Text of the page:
Victory for Ferrets in Washington; Cats Need Help at University of Virginia
Ferrets will no longer have breathing tubes repeatedly forced down their throats at the University of Washington. Thanks to PCRM, its members, and local activists, the university will now use medical simulators to teach future pediatricians endotracheal intubation. But cats at the University of Virginia still need your help.
A University of Washington (UW) spokesperson informed PCRM that instead of ferrets “tetherless simulators are being employed at the point-of-care at the bedside to simulate resuscitations and enhance teamwork among healthcare providers.” The spokesperson also stated that “simulation will be a more cost-effective way to train intubation techniques.”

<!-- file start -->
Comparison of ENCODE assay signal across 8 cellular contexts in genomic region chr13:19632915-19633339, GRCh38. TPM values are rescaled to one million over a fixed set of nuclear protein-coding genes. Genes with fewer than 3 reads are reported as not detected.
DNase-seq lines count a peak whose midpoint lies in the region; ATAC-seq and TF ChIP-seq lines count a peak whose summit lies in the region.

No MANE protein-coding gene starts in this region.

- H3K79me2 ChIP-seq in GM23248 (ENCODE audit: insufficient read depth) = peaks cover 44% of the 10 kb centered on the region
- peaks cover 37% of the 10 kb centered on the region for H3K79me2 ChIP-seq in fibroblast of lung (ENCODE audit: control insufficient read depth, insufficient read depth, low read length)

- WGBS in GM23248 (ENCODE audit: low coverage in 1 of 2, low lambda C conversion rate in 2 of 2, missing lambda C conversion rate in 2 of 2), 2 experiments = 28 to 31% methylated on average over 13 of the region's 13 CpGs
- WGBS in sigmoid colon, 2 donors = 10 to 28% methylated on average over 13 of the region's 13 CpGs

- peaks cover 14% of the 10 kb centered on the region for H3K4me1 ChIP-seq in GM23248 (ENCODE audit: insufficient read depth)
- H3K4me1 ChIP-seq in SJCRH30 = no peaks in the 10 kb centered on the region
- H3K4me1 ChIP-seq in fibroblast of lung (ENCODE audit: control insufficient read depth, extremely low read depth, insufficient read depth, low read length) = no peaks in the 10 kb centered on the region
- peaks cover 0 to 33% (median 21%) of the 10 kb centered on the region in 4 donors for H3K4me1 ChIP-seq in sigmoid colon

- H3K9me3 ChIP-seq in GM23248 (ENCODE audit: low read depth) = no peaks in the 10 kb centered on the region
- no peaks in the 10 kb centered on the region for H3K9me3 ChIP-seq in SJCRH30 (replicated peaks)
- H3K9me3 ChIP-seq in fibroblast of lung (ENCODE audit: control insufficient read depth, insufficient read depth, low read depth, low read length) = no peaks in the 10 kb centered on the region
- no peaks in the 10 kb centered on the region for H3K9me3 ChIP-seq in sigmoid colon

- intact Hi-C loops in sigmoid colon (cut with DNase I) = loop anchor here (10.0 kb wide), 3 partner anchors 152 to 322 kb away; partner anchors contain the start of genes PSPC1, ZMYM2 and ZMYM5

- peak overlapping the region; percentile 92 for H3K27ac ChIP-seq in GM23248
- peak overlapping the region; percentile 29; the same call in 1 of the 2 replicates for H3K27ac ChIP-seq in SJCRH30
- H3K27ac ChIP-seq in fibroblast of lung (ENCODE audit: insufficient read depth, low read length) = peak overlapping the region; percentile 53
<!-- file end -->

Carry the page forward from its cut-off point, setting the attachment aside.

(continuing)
UW joins the 94 percent of pediatrics residency programs in the United States and Canada that view nonanimal methods as more humane and educationally superior. But a handful of schools, such as the University of Virginia (UVA), continue live animal use.
PCRM members have sent more than 60,000 e-mails asking UVA to end the use of live cats in its endotracheal intubation training, which can cause tracheal bruising, bleeding, scarring, severe pain, and permanent injury to the animals. UVA is aware of human-based training methods, but continues to claim that cats are necessary to train residents.